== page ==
PORTLAND, Ore. (KOIN) — How many “breakthrough” COVID cases are there in Oregon, that is, vaccinated people who contract the coronavirus?

Oregon lawmakers are asking why the Oregon Health Authority is not revealing certain information and now 2 Portland state legislators have a bill that would make OHA answer that question and others.

Senate Bill 719, which comes up for discussion later this week in Salem, would require OHA to release information from disease investigations unless the information would likely lead to identifying individual people.

OHA officials cited a privacy issue in refusing to release Oregon numbers on breakthrough cases, but they now say they are working to get those numbers.

The bill is co-sponsored by State Sen. Michael Dembrow and State Rep. Karin Power.

On Monday, Dembrow told KOIN 6 News the state agenecy needs to be more transparent, especially with COVID information.

“This pandemic has really revealed the public’s hunger for information about the disease, how it’s spreading, where the danger is,” Dembrow said. “We need to know how to act, how to make rational decisions about their safety and their family’s safety.”

At least a dozen states, including Washington and Idaho, provide numbers of breakthrough cases. Each state is reporting nearly 100 cases so far — which the Washington State Department of Health said is about .01% of vaccinated people in the state.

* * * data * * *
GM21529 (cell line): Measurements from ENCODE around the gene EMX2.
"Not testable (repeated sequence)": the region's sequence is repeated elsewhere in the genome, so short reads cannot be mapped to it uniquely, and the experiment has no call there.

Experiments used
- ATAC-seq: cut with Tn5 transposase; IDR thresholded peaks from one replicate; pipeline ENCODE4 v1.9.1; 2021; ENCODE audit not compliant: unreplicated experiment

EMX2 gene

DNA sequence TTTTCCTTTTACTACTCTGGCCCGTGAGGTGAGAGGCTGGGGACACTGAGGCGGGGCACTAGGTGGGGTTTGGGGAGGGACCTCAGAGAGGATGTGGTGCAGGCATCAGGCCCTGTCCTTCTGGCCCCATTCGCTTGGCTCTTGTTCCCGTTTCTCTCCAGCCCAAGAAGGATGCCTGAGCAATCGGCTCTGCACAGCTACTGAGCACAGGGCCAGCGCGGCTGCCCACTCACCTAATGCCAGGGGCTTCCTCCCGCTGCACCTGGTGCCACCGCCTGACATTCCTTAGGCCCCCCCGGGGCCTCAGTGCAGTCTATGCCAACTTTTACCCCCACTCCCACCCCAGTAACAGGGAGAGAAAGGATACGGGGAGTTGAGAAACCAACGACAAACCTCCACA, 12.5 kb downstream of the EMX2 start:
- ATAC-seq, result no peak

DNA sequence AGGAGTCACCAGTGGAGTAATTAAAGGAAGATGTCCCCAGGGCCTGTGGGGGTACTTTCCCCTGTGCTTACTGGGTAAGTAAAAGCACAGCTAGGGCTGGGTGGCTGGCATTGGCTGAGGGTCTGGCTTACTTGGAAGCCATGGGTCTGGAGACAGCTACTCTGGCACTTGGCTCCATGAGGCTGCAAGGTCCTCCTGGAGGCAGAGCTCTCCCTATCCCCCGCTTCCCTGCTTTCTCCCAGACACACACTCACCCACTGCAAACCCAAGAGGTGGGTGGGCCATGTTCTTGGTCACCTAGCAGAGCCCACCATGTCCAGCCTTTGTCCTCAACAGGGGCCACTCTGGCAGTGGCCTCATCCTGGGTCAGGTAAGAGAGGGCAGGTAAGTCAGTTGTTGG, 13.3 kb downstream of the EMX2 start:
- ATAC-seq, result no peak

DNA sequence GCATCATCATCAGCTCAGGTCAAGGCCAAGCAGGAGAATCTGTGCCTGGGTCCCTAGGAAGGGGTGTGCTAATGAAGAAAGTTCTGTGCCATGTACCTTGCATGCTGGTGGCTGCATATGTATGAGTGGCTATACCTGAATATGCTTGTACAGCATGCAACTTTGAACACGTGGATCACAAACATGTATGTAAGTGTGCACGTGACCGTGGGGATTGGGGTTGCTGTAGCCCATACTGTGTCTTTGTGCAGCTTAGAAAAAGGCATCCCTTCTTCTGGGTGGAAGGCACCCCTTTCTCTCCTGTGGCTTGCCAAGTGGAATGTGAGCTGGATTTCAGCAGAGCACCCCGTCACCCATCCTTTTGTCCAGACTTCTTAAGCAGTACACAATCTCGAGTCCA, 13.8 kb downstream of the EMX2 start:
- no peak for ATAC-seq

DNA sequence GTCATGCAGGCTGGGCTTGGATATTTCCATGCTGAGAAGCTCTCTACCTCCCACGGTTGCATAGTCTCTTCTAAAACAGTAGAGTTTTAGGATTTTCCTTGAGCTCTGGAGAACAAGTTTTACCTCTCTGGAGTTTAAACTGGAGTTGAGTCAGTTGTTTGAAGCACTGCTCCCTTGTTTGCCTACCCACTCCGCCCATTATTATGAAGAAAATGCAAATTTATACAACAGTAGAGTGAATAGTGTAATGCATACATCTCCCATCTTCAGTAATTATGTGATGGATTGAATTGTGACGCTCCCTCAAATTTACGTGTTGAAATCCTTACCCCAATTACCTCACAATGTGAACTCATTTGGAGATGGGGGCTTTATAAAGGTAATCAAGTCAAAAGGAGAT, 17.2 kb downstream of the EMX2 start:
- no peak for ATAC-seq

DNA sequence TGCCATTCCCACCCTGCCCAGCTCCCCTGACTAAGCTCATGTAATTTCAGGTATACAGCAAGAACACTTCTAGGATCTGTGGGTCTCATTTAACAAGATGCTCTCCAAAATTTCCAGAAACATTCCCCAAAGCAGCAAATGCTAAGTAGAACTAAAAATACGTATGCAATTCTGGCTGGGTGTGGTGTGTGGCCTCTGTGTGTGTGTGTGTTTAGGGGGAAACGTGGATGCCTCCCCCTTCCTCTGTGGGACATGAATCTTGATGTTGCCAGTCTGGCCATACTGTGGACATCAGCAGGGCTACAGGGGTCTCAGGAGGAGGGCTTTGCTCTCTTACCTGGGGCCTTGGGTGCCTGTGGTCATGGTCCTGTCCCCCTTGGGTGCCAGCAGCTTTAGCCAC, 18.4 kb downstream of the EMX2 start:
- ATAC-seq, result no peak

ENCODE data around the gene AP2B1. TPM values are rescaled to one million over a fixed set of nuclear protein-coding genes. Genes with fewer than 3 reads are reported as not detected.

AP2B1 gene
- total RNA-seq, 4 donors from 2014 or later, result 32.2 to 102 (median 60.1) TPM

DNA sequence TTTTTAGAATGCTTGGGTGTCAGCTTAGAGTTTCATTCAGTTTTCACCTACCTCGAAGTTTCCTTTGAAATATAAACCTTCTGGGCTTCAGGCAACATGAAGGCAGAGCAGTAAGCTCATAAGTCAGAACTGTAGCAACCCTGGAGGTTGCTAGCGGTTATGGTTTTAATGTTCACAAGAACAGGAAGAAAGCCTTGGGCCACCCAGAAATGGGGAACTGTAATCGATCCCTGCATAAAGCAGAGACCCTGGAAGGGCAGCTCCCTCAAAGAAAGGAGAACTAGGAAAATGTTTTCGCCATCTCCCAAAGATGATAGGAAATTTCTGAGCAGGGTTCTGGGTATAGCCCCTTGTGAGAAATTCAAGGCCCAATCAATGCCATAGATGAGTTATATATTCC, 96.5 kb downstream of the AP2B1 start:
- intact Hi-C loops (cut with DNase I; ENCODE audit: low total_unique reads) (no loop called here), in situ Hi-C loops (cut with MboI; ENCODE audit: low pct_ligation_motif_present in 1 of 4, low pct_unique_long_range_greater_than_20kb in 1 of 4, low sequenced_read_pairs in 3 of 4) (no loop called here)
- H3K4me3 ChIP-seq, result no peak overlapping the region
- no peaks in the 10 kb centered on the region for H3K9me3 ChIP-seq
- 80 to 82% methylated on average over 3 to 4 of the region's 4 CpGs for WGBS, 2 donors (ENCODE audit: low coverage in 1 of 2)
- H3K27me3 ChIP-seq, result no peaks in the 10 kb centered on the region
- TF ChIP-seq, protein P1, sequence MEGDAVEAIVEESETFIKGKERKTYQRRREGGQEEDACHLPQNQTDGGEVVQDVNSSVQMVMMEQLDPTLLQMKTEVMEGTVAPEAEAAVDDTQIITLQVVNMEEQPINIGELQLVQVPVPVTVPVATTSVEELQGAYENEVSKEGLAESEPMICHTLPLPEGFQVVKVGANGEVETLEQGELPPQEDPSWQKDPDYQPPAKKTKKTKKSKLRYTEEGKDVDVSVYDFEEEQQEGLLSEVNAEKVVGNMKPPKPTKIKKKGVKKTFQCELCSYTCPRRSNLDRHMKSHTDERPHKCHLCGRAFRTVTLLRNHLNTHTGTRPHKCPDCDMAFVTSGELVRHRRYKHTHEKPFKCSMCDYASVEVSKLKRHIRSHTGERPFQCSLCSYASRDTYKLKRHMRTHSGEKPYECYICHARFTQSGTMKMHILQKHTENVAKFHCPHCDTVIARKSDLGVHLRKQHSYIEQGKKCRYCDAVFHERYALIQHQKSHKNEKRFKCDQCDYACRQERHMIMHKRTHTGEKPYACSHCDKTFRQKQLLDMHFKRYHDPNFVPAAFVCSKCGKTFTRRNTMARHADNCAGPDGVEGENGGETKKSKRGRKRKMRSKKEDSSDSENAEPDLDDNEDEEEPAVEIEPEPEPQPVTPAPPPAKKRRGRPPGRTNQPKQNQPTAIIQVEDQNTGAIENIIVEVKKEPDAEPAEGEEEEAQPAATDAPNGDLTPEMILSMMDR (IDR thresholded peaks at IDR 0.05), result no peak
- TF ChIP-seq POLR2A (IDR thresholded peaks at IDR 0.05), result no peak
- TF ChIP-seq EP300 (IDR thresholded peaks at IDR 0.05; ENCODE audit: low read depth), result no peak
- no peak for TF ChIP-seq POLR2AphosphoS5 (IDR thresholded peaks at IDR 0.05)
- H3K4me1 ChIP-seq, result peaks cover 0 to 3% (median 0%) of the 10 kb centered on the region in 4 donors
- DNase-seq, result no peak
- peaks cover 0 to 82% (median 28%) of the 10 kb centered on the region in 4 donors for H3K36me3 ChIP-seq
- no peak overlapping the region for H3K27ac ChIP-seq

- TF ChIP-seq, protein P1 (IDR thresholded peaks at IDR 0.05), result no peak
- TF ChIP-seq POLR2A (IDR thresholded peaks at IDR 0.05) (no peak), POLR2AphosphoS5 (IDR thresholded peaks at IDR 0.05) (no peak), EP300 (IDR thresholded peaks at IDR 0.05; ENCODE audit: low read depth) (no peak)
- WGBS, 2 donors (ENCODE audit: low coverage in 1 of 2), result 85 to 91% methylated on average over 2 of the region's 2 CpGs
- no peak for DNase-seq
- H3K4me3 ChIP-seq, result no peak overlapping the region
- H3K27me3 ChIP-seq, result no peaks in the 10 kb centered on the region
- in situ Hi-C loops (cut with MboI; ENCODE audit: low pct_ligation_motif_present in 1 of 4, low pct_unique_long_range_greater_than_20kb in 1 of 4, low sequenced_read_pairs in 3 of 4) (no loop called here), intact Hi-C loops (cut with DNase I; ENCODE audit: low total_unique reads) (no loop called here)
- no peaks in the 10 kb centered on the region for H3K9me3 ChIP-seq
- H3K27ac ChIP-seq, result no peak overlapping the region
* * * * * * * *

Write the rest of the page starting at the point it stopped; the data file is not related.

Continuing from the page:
But knowing about these cases helps people understand the vaccine is not 100% effective. People still need to take precautions even after being fully vaccinated.

Statement from OHA

Officials with the Oregon Health Authority told KOIN 6 News an informed public is the best defense during the pandemic.

“The conversation with Senator Dembrow and advocates for SB 719 has reflected the balance we are all striving to achieve, weighing the critical importance of individual privacy given that reportable disease and disease outbreaks concern protected health information, and the public’s interest in pandemic related information. Information is a vital part of a modern public health system that can end the COVID-19 pandemic and protect Oregonians against other health threats. OHA will continue to work toward providing information that is important to the health of our communities. SB 719 reflects this value.”